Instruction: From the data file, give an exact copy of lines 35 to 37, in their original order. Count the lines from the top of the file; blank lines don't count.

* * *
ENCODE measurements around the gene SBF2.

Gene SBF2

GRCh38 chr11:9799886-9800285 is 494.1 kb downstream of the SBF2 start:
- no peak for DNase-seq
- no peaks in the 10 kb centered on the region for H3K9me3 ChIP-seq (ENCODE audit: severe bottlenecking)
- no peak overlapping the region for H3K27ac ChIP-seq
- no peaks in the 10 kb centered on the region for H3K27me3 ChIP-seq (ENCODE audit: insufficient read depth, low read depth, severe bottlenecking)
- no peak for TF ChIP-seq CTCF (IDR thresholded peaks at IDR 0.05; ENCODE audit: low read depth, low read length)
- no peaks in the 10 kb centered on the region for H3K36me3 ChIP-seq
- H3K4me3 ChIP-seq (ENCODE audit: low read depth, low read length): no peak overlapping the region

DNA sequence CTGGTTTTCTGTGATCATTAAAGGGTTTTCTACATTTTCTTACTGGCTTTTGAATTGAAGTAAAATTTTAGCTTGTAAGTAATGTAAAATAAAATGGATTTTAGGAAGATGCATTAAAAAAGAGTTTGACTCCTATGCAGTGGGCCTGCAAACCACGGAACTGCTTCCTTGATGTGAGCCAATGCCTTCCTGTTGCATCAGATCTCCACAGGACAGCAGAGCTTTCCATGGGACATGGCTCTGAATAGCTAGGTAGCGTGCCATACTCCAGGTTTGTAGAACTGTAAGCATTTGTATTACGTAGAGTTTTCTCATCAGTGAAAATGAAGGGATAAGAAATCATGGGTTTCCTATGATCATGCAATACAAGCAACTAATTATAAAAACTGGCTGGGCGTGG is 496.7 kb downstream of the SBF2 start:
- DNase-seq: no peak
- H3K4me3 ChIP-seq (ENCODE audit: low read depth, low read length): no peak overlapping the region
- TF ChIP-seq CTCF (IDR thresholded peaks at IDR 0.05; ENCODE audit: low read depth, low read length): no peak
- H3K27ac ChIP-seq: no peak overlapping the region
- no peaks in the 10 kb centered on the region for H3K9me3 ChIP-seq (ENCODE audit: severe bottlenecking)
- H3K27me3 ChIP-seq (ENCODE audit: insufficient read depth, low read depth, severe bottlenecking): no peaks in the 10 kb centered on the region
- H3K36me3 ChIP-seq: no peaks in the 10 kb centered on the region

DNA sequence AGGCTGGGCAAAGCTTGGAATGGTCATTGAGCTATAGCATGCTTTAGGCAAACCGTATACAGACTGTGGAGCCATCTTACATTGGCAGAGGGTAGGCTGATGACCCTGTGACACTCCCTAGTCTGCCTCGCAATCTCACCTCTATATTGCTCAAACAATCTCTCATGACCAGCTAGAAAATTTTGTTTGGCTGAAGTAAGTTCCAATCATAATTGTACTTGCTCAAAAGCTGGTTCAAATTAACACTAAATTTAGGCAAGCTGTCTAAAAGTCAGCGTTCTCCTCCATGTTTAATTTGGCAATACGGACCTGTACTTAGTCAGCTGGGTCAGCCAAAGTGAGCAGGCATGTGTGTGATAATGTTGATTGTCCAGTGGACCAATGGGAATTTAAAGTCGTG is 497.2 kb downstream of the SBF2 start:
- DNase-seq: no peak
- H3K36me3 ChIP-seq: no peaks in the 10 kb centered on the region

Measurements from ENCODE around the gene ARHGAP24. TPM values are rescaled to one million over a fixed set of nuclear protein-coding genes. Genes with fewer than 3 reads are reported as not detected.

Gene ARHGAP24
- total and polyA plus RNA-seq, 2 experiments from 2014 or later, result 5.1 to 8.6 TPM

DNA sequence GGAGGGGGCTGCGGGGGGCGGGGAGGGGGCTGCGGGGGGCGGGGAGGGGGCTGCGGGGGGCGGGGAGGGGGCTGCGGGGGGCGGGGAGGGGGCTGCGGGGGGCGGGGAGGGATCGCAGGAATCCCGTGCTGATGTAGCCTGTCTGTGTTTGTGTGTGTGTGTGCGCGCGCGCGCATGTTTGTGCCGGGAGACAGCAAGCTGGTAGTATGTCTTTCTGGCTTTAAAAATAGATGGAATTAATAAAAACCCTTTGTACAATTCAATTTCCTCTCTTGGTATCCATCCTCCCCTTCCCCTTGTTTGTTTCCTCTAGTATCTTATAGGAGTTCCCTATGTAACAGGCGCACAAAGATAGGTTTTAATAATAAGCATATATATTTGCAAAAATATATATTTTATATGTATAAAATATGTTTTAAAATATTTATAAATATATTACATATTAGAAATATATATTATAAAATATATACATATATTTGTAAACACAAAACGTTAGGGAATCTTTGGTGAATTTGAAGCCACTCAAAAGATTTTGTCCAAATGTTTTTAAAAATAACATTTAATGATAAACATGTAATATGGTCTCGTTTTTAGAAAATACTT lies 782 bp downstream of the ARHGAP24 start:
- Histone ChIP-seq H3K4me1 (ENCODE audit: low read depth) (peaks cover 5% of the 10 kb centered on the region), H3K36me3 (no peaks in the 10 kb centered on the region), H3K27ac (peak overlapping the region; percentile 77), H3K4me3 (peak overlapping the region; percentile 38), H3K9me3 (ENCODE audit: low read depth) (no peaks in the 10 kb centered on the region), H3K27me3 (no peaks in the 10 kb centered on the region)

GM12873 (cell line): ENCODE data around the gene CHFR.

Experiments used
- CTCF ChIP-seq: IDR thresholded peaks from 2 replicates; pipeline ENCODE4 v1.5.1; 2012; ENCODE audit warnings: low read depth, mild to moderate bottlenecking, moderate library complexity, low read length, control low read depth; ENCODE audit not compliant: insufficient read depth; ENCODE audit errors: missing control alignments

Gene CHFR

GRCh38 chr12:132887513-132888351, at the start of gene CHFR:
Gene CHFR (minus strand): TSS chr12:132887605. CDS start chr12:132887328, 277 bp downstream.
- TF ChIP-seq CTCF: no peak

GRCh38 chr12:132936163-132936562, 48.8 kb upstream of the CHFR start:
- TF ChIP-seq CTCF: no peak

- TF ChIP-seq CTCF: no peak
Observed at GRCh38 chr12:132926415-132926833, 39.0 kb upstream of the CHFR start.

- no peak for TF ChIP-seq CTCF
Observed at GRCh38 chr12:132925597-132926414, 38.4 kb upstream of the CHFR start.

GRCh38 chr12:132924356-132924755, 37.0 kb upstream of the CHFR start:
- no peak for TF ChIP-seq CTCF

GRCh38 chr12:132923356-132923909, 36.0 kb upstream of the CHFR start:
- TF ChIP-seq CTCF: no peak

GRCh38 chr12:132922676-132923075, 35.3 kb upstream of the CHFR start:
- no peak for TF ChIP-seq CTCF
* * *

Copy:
- TF ChIP-seq CTCF: no peak

- TF ChIP-seq CTCF: no peak
Observed at GRCh38 chr12:132926415-132926833, 39.0 kb upstream of the CHFR start.